Angel, the mis-named sheep
Late Friday afternoon the UPS man delivered a package from Storey—the first pages of my upcoming goat book, now titled The Backyard Goat—so I spent the weekend working on them. While checking some reference material on my goat-book flash drive, I discovered a diary that I had originally hoped would be part of the book. Somewhere along the line I abandoned that idea, as well as the diary, and forgot about it until now. Re-reading the entries makes me smile. I thought I’d share some with you.
Background: I purchased a newborn kid from Emily Dixon, my goat enabler-friend from Ozark Jewels in Mountain View, Missouri; I planned to chart his progress toward becoming a packgoat and carting wether as part of the goat book. I dubbed him Uzzi, a Biblical name meaning “my strength, my kid” and raised him in the house until he was old enough to move to the dairy goat barn. A few weeks later, I purchased a second kid who became Martok, of Mondays with Martok fame. Here is how my diary began:
Sunday, 24 February 2008
I glanced out the window today and Mr. Tumnus (adolescent Boer wether and former bottle baby) and old Angel the ewe were eyeballing each other over a section of hay. She’s elderly, and since she’s a Wiltshire Horn, she has impressive horns. And she was poorly named.
Tumnus clicked into karate-kid mode, rearing and swooping and pointing his little horns at her. Angel glared at him and s-l-o-w-l-y tucked her nose back in a deliberate horn threat. Tumnus kept the karate-kid thing going until Angel took two deliberate steps back with her head in ramming position ("NOW you are going to get it, kid!"), whereupon he stopped, casually glanced both directions ("Who's watching?"), and then studiously drifted away. A little smile played across Angel's face as she tucked back into the hay.
Uzzi rides home in the van
Sunday, 24 February 2008
A while ago I was sitting on the bed correcting some stuff I'd written earlier today. Baby Uzzi hasn’t learned to jump that high, so he was leaping against the end of the bed. *Jump* his little face would appear, ears flying, then he'd be gone. Then *jump* again. This went on for some time. Finally Hooligan, our geriatric giant Airedale (who was lying on the bed with me at the time), ponderously hove to his feet, padded to the foot of the bed, and licked Uzzi's face. Hooli has cared for lambs or kids before, but he's adored Uzzi since the day Uzzi arrived.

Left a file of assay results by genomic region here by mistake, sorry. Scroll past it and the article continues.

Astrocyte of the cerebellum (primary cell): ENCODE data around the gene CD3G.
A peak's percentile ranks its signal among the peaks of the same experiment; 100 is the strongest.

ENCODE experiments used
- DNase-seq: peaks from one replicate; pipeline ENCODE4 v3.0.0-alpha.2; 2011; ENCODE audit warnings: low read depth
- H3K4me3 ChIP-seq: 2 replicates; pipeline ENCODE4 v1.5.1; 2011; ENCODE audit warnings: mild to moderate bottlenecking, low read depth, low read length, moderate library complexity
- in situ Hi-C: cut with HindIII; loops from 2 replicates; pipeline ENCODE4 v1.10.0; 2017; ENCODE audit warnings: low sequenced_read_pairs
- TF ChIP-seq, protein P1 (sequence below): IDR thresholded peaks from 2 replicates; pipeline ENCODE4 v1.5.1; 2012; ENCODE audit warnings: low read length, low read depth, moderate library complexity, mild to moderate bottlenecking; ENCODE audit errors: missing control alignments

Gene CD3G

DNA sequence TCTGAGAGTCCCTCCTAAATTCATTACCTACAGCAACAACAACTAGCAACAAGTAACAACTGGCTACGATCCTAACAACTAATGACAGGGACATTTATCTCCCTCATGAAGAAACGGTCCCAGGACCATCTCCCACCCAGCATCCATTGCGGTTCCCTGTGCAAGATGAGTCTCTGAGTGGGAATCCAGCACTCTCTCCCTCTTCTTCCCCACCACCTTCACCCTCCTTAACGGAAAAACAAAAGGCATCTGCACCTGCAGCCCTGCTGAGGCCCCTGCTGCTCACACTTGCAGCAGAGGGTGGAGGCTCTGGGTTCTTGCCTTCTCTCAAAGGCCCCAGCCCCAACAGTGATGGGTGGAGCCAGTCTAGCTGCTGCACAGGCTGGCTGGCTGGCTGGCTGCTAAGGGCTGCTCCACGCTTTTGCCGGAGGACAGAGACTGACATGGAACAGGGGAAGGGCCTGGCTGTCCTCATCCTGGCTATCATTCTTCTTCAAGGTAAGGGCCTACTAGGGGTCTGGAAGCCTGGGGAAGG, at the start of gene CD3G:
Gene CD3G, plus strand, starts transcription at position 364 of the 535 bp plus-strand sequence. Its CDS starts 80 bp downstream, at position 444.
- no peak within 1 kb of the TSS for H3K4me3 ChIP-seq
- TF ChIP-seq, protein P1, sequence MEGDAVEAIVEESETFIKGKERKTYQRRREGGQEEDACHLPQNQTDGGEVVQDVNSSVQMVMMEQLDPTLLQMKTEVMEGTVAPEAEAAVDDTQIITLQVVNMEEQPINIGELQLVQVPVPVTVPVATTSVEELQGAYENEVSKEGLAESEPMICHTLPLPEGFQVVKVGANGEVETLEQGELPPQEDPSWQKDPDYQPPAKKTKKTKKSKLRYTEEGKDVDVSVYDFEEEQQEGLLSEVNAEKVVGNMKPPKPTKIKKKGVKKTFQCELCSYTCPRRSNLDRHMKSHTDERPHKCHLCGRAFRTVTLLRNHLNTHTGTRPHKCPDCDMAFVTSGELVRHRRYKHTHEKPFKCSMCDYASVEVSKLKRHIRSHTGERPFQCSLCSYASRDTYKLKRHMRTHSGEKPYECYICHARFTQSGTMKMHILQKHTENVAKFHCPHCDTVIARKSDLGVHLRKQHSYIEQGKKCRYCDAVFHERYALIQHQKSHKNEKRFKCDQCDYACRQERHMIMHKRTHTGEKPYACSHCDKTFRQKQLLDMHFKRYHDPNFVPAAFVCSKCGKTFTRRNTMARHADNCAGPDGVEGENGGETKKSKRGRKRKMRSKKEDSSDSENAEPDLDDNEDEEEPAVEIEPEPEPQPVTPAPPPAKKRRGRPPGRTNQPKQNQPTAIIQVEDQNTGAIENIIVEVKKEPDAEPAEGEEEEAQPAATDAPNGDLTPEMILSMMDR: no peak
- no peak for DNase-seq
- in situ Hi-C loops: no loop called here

Wednesday, 05 March 2008
Uzzi just turned on John's CD player all by himself; it was cranked up loud, and he was startled. He's lucky it's one of my cumbia CDs (I have eclectic tastes in music) instead of John's favorite Jimi Hendrix CD, which I removed so I could listen to my cumbia.
Uzzi wears a guy-diaper in the house
Tuesday, 11 March 2008
I took Uzzi out to mingle with the other goats today. Until now I've waited until they're in for the evening before walking him.
Tumnus, being my previous bottle kid, was amazed and annoyed ("Where did THIS come from?”), but he behaved himself (I was watching pretty closely since Tumnus has horns). Several sheep were in the yard as well, including Louie (BaaBaaLouie), my bottle lamb from last summer. The lambs thought it was pretty cool to meet a goat smaller than themselves.
Everyone set out with us down the ridge, but the herd stopped when it came to the first bunch of oak shoots with leaves on them. Louie, Baart, and Wren (lambs born last June) made the whole round with Uzzi and me, which was unusual and fun.
Uzzi's first visit with the sheep
Sunday, 23 March 2008
Uzzi became a wether-in-progress on Thursday, and he took it very hard. I had to give him Banamine several times on Thursday and Friday, but today he's pretty much back to normal. I hate waiting so long to band these guys, especially since some vets say it doesn't really matter when they’re castrated. However, if there is a chance that delaying castration a few months can help prevent urinary calculi, then I'm going to do it.
He's so big now that I can hardly pick him up and carry him down the steps (he's perfectly capable of hopping down, but he insists I carry him, and I've been humoring him since the band went on).
As soon as he's feeling fully chipper, his training begins. He's worn a collar and walked on a lead but that's all I've done with him so far.
Next time: Martok, Bon Bon, Big Mama, and Tank join our caprine clan.
Sue Weaver sold her first freelance article in 1969. Since then her work has appeared in major horse periodicals, including The Western Horseman, Horse Illustrated, Chronicle of the Horse, Flying Changes, Horseman’s Market, Arabian Horse Times, The Appaloosa News, The Quarter Horse Journal, Horse’N Around, and The Brayer. She has written, among other books, Storey’s Guide to Raising Miniature Livestock, The Donkey Companion, and The Backyard Goat (to be published in 2010). Sue is based in the southern Ozark Mountains in Arkansas.